I’ve come to the end of my first weekend as Assistant Warden. And I love it. Even though I keep messing up.

Some of the things that haven’t gone well include the general meeting of half of the residents of Hall (500 students). I was introducing myself on stage, when the Warden turned to me and hissed to say something in Irish, and in my panic I stammered an eight-word sentence that included both grammatical and factual inaccuracies. When meeting the second half of the student body, my Irish was fluent and flawless. Of course, the meeting that the Irish-speaking students were told to go to was the first and not the second. Of course.

At the same meeting, the Warden asked me to open the back doors of the hall, as it was very hot. I went to the back doors. I pushed the left door. It made a loud noise, but didn’t budge, so I tried the right. No luck. I pulled instead of pushing. It didn’t work. I tried both doors at once. Every attempt made a lot of noise, and 500 pairs of eyes bored into the back of my neck. These eyes belonged to the students who are expected to come to me for advice and whom I am expected to discipline. Eventually, after I had given up, the Warden leaned over to another Assistant Warden and asked him to open the door. He walked down and it opened first time for him. I had just failed at opening a door. In front of 500 students.

I also ended up being responsible for directing traffic for about two hours on arrivals day. During the course of this, the Warden, another Assistant Warden, a security guard and at least three parents lost their cool with me. I created more than one traffic jam.

While directing traffic, I got sunburnt. One of my new colleagues, however, thought I just blushed a lot. It would appear I had a lot to blush about. I am administering the Irish-speaking scheme and yet seem incapable of stringing together a coherent sentence in Irish. I cause traffic jams. And I am unable to open doors.

Another blow on Friday was an email from the speed-dating host to say that I didn’t get any matches. I had put “yes” for seven different guys. Grrh! Now, on the night, I know I was at my most interesting, funny and charming. I obviously just don’t got the sexy, or I don’t have it when in “normal” company at any rate. I’ve already put my name down for the next speed-dating session (in October), though. This is a game I refuse to lose at.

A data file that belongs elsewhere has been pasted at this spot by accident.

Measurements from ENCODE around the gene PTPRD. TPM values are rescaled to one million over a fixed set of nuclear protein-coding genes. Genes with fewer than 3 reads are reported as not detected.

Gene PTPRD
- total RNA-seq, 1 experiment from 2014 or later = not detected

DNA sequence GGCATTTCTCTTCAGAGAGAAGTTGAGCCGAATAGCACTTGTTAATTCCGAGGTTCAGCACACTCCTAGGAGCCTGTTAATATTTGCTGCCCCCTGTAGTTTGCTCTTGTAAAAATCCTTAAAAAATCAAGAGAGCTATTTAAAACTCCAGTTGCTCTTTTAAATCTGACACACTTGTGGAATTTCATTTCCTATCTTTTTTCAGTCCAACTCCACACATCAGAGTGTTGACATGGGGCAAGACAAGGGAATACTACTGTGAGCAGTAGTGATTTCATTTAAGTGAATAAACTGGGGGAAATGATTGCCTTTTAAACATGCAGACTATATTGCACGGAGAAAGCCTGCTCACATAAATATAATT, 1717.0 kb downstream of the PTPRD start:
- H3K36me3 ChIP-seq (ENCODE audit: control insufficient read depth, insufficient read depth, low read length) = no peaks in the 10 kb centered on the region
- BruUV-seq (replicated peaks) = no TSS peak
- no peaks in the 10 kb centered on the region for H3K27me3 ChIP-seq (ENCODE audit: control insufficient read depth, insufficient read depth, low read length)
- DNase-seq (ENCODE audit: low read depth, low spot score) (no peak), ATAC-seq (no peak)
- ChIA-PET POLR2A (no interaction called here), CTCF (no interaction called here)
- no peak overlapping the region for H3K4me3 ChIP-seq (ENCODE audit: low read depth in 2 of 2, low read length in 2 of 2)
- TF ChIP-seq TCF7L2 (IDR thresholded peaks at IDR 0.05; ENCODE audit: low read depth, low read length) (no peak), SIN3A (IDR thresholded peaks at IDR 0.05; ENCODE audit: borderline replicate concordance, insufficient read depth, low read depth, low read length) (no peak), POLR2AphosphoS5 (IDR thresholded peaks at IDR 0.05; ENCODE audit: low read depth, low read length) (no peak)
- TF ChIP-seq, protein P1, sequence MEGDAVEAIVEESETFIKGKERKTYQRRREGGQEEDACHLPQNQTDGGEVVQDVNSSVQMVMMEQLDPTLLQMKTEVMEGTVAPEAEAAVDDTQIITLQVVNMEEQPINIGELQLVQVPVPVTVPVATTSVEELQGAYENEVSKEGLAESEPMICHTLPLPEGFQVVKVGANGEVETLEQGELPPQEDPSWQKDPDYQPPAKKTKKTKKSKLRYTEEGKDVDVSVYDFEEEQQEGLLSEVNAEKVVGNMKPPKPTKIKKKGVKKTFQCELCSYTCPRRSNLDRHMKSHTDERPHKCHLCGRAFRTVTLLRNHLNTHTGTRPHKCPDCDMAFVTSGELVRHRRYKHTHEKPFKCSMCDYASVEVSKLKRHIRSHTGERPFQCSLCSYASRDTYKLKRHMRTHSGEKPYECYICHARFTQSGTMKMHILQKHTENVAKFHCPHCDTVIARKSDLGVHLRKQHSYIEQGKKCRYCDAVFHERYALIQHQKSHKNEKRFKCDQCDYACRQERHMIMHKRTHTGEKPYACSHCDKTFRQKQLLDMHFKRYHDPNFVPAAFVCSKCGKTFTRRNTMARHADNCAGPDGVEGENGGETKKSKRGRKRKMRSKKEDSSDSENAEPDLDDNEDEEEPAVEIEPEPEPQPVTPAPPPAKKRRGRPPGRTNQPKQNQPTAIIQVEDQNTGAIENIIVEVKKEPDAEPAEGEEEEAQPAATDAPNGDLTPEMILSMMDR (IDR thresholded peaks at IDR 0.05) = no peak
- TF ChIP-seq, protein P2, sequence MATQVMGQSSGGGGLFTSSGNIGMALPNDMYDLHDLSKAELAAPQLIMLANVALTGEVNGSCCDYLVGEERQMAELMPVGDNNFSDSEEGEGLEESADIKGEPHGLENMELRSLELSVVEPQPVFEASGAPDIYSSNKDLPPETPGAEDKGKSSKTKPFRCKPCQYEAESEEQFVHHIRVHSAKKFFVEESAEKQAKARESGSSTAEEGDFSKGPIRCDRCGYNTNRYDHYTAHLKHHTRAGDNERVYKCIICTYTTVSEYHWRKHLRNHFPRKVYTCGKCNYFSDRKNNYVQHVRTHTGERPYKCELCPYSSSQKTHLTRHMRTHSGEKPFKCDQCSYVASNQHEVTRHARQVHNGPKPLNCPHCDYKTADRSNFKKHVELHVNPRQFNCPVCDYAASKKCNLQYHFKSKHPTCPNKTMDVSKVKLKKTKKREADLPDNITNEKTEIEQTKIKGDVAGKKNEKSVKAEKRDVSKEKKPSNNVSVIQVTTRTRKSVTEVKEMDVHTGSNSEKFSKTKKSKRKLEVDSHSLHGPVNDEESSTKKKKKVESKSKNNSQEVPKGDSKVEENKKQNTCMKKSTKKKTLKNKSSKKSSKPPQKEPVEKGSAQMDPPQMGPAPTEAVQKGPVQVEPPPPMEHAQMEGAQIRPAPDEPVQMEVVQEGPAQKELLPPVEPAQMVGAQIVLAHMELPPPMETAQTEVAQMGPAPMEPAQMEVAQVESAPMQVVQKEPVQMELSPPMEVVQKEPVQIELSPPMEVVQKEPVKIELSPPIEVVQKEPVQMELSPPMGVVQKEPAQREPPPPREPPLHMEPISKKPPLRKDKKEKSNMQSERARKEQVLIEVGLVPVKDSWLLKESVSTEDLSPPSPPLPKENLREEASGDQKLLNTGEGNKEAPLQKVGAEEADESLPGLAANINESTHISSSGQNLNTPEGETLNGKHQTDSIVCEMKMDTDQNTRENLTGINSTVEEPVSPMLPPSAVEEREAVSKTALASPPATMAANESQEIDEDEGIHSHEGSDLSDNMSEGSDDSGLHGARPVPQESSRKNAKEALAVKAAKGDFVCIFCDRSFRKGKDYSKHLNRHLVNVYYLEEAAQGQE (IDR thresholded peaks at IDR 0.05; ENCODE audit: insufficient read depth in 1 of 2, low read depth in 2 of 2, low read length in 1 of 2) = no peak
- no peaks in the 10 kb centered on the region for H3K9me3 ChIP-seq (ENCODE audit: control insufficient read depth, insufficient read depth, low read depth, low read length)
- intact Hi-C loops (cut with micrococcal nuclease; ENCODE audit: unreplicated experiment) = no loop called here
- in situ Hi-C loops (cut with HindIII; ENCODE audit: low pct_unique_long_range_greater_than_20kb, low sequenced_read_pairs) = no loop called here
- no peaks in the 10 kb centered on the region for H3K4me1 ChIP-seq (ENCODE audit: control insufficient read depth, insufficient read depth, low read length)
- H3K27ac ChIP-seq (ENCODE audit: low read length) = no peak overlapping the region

Some things this weekend have left me very, very happy. I went to see Lady Gaga on Saturday. She unleashed a bucket of crazy all over us. I wore a glittery pink feather boa and a set of mini disco balls. In her words, I sang my pussy off. She gives very good show.

On Friday, it was wonderful to see the new people arriving. I saw parents crying. And a few children (now newly-fledged adults) gulping. It’s an incredible day. The population of Hall goes from about 50 to about 1000. There are people running everywhere. You look through windows and you see frying pans on beds, duvets on kitchen tables and young people in their best Dublin tracksuits getting to know their new flatmates in the kitchen. There’s an amazing buzz.

And the buzz at 10:00 that night, when you load 750 drunk teenagers onto buses to nightclubs, is unbelievable. There was more lifeforce sloshing around me on Friday than there has been for three long months and I loved it.

It’s been a busy weekend, but a wonderful one.

And I love coming home to Trinity Hall again. All summer long, it’s been rubbish. I’ve been coming home to a silent campus and locking myself alone in my room.

Now, I come into Hall and there’s a constant murmur. I have a job here, and everyone knows my name. Students come to me with questions. I come into my lovely flat, with all my nice things around me for the first time in over eighteen months and I cook a dinner like a grown-up. Yesterday, I had lamb, with potato, roast veg and pepper sauce. Like a real person again. I have a TV again. I have a fridge again. I’m getting on well with my colleagues (and a considerable helping of wine on Friday night really helped with that). And two of my Boys are living in Hall. I come home and I feel safe, just knowing that they’re there.

I’m in a really good place. And I’m looking forward to the year ahead.

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